The Prime Minister of Albania, Edi Rama, Is Also a Professional Artist. Here’s How He Is Balancing Those Roles During the Coronavirus Pandemic
The nation head talks art and politics from under lockdown.
The first and only time I saw Edi Rama in person was at an after party for an art opening in Berlin. A hush trailed him around. Exceptionally tall and dressed in gleaming white sneakers, he was flanked by large bodyguards in dark suits.
As he headed in the direction of the dance floor, a gallery assistant leaned in and asked if I had seen the prime minister of Albania’s latest works, on view at the now-defunct Art Berlin fair.
Rama is a dazzling novelty for both the art industry and the world of politics. As both a well-regarded artist and a high-profile politician, Rama cuts an unusual shape in both places of work. His stately office doubles as his art studio, and is decorated in his own signature wallpaper. A rainbow array of felt-tipped markers sit on his tabletop.
On the other hand, Rama might be one of the only artists on the planet who has (and needs) security guards. From a recent meeting with German chancellor Angela Merkel came the usual handshake photos, and then a few shots showing Rama handing her his newest exhibition catalogue, which she flips through with a smile. The 55-year-old does not flinch at how unusual it all really is—and he would actually rather not be asked about it.
Rama is not exactly a political artist, but his works often occur as drawn-over political documents—meditative tangles of color that seem to grow organically over pages of official Albanian memos. Whether as wallpaper, sculpture, or works on paper, his blooming forms (which range in price from €3,500 to €30,000) seem to provide someone in a high-pressure job a space of anarchy and escape. Whether one finds his two professions to be in discord or in harmony does not appear to concern Rama, who seems to be doing what he loves.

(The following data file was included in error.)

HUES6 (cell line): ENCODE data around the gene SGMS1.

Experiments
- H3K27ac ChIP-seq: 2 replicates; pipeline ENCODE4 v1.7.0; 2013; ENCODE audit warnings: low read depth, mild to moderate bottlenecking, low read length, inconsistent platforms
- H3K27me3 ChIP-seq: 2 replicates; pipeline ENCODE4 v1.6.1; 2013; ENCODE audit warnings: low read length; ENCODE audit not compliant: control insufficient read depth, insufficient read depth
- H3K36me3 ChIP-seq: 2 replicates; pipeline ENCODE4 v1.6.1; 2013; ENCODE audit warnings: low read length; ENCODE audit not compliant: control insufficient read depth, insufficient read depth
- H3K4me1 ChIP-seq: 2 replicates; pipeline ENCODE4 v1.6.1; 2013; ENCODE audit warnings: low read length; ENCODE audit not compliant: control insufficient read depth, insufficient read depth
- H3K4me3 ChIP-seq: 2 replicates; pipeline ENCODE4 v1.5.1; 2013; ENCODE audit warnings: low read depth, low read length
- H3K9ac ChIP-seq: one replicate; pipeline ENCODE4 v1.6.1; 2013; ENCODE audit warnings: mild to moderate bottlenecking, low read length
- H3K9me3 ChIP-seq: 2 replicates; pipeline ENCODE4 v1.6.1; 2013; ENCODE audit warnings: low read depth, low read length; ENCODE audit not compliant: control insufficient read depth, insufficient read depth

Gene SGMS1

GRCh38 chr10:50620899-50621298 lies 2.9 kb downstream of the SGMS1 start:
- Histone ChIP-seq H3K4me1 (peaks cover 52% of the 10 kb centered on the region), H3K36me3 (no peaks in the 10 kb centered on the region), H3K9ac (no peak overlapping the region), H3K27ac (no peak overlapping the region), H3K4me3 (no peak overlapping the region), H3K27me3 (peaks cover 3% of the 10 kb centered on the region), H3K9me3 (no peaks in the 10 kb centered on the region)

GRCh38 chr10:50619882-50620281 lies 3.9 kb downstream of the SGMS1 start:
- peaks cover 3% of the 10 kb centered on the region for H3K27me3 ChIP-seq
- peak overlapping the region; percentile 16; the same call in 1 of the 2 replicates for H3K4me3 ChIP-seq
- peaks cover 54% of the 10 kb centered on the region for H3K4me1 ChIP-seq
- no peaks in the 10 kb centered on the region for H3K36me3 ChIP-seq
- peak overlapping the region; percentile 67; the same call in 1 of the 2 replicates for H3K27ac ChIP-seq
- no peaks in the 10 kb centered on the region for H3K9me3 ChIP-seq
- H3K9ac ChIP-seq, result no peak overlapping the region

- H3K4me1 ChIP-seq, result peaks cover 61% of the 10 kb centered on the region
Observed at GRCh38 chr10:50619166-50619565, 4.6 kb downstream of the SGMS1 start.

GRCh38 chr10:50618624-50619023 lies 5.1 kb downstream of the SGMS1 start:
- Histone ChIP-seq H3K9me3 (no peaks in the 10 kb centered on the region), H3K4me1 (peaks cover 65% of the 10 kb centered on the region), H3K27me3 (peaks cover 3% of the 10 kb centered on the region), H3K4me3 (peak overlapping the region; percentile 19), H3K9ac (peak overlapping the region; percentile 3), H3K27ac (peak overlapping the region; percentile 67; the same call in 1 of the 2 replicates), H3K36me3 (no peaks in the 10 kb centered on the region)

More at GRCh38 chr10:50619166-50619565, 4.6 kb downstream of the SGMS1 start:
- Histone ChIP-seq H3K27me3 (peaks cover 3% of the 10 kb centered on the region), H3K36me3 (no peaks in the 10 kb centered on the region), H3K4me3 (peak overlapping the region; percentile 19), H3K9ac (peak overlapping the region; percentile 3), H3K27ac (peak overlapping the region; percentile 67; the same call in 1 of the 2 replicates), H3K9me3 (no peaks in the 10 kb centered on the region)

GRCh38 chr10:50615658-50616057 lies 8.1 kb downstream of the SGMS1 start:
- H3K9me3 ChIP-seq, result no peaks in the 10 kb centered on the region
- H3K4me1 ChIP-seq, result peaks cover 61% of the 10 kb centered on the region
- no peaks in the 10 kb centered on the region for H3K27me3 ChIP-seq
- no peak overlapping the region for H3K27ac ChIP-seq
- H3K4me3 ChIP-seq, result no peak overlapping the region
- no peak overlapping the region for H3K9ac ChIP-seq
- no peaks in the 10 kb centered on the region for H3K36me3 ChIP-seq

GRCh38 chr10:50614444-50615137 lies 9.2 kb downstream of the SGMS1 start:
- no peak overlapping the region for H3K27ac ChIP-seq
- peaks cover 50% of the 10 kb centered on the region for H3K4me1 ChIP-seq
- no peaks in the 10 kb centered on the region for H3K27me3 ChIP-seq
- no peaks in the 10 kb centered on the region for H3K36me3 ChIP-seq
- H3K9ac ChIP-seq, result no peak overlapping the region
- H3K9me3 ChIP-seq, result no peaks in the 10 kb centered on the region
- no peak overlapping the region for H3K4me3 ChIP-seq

But right now, both of his worlds are in crisis. Albania, a poor European nation that has not yet nabbed EU membership, is perennially struggling with corruption allegations. Helmed by Rama since 2013, it was hit months before the coronavirus by an earthquake. Rama lost his daughter-in-law in the disaster. The country of nearly three million has been in a state of emergency since late November, which was extended with the new health crisis as Rama’s government imposed strict curfews that many deemed controversial and tracking measures.
We spoke to Rama, at a virtual distance, about how the artist and prime minister uses art as an outlet for his current anxieties, how the art market might carry on after the pandemic, and what Albania has in store for memorials to those lost to COVID-19.
How are you managing the crisis, politically and as an artist, from home? Are you able to go to your office, which I understand is also your studio?
Politically we are doing the best we can and being aware of our weaknesses, we were among the very first in Europe to implement measures to make people stay at home. As an artist, life continues the same, in my office. Together with my good friend Mia Enell, a great Swedish painter living in New York, we made a nice virtual show thanks to [my gallery] carlier gebauer’s instagram initiative #InTouch.
Your most recent series of drawings, shared with the gallery’s visual #InTouch dialogue, appear on top of political documents related to COVID-19. One is particularly ominous, with a semi-figurative creature emerging from a black entanglement of lines. Can you comment what this particular series means to you, in relation to the crisis, and how you developed it?
They were done in a very particular environment with no people around as there normally would be, while following anxiously the daily data and the projections of the possible spreading. The rest was just the same, throwing lines and colors on the pages while continuing to think about the affairs of the day.